While the film focuses on a toy company, the point is not limited to all things kid related. Our wide-eyed youthful enthusiasm forms the base of all creative energy, and empowering it allows us to better address problems of any magnitude. There is something to be said for letting down our guard, releasing ourselves from the fear of judgment, and basking in the freedom of an open exchange of energy and ideas. Because after all, that is life at its very core: an exchange of energy with those around us. 

Until recently, rigidity has been a staple of adulthood, especially in business. However, with the relatively recent emergence of the tech sector, a shift is slowly underway. Technology companies world wide are awakening to the value of youthful, creative energy, and are designing workplaces to foster just such unfettered environments. Truly, there has never been a better time to be a grown up kid.

The film concludes with Josh deciding to return to his life as a 13 year old. He has lived a great adventure, but the pressures of adult life are more than he is ready to endure. His decision reflects the true reward of youth, for the value of his childlike insight isn’t the productivity he displays: rather, the reward is a life of freedom. The freedom of a child, to be unencumbered by the many, often unnecessary, burdens placed upon us as adults. We all have to grow up at some point, but doing so doesn’t mean burying the child within us. Rather, we need to enhance that child, for this energy and enthusiasm forms our very foundation. Expressing that energy is one of the greatest gifts we can give, both to ourselves, and those around us. The world will thank us for it, so then…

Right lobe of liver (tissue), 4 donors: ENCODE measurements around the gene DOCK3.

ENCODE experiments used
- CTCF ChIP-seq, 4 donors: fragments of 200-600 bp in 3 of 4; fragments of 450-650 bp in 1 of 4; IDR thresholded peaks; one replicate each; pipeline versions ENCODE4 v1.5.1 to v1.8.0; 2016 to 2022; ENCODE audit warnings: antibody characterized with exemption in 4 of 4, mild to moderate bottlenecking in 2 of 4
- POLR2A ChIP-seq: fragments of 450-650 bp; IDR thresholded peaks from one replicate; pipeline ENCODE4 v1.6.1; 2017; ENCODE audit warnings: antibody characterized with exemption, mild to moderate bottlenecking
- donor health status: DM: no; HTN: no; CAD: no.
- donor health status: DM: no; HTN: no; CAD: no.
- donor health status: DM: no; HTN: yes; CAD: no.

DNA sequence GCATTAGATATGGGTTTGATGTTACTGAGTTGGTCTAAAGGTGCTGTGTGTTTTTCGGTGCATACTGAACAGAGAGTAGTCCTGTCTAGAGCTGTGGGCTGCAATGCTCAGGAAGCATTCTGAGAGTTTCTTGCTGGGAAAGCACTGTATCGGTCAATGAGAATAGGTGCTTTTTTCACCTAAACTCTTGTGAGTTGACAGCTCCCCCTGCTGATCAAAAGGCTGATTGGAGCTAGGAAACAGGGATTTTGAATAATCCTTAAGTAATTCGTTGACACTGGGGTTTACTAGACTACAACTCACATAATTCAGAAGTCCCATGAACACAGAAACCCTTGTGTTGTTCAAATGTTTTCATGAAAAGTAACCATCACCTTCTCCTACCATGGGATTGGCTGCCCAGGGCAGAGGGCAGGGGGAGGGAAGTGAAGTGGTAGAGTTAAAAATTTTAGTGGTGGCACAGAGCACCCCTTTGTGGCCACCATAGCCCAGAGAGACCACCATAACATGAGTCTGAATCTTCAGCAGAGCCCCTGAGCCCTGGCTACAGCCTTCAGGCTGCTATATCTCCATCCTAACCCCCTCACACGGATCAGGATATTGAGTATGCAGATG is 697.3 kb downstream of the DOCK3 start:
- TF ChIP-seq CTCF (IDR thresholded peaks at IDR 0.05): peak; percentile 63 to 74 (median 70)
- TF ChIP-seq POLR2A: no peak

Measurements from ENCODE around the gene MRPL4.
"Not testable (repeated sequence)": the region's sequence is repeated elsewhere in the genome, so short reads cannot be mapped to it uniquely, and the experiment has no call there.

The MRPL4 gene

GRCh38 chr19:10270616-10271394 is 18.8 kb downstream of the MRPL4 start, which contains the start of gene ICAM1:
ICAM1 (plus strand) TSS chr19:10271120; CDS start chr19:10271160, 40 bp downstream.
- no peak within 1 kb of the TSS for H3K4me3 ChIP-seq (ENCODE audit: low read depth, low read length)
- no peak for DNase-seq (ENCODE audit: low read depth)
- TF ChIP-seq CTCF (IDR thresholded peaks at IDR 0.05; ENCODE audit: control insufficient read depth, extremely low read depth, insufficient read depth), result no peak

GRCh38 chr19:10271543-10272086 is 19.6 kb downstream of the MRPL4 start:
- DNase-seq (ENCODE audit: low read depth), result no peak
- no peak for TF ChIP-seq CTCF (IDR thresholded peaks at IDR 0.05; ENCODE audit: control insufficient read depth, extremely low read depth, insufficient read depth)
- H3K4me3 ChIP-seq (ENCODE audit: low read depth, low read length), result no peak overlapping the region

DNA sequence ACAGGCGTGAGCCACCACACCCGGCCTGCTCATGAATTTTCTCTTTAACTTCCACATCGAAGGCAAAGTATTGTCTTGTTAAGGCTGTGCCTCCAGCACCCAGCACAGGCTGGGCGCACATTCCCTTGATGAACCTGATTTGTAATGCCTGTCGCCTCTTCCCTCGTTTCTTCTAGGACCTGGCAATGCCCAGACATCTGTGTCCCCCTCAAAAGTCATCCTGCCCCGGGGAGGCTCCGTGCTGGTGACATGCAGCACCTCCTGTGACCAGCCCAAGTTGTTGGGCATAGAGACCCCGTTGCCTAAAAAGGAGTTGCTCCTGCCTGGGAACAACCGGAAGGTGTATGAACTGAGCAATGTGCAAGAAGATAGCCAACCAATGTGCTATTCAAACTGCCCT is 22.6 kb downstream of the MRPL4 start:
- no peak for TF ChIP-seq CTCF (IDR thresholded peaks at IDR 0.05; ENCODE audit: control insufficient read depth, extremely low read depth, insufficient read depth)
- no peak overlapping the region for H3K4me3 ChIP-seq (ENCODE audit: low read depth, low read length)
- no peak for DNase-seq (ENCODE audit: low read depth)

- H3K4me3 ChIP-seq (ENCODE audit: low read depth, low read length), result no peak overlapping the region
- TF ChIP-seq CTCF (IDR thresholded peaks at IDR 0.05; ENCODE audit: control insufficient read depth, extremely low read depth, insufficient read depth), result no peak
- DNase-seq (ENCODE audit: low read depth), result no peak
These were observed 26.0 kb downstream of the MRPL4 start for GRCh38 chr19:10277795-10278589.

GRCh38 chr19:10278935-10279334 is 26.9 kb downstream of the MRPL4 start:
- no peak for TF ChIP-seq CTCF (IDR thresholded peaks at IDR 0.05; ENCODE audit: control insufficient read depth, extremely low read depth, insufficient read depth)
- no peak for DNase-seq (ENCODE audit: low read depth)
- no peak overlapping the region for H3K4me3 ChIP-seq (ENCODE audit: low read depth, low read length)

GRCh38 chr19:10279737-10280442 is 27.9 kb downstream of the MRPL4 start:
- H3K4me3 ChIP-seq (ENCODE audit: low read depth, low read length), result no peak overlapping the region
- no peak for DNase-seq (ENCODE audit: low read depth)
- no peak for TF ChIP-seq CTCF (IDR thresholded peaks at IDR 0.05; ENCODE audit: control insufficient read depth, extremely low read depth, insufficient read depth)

... why don’t we start recovering the child we left behind?

The Typewriter

If you’re getting on in years, or just happened to grow up somewhere that was technologically stunted, you may well remember the perks and pleasures of that most sophisticated of analog machinery: the typewriter.

It’s interesting to think: at one point, the typewriter was new technology. Speed and efficiency was increased many times over. People were excited. More work could be done in less time.